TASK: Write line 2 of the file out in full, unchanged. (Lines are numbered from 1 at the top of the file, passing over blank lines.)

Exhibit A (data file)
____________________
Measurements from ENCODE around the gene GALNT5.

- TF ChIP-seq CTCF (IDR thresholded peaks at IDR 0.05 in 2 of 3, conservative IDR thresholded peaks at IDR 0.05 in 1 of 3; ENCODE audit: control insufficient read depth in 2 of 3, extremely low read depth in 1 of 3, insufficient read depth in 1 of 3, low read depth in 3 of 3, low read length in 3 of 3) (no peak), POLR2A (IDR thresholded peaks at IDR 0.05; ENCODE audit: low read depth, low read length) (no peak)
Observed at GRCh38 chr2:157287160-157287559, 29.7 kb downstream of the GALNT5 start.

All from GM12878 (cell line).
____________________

- TF ChIP-seq CTCF (IDR thresholded peaks at IDR 0.05 in 2 of 3, conservative IDR thresholded peaks at IDR 0.05 in 1 of 3; ENCODE audit: control insufficient read depth in 2 of 3, extremely low read depth in 1 of 3, insufficient read depth in 1 of 3, low read depth in 3 of 3, low read length in 3 of 3) (no peak), POLR2A (IDR thresholded peaks at IDR 0.05; ENCODE audit: low read depth, low read length) (no peak)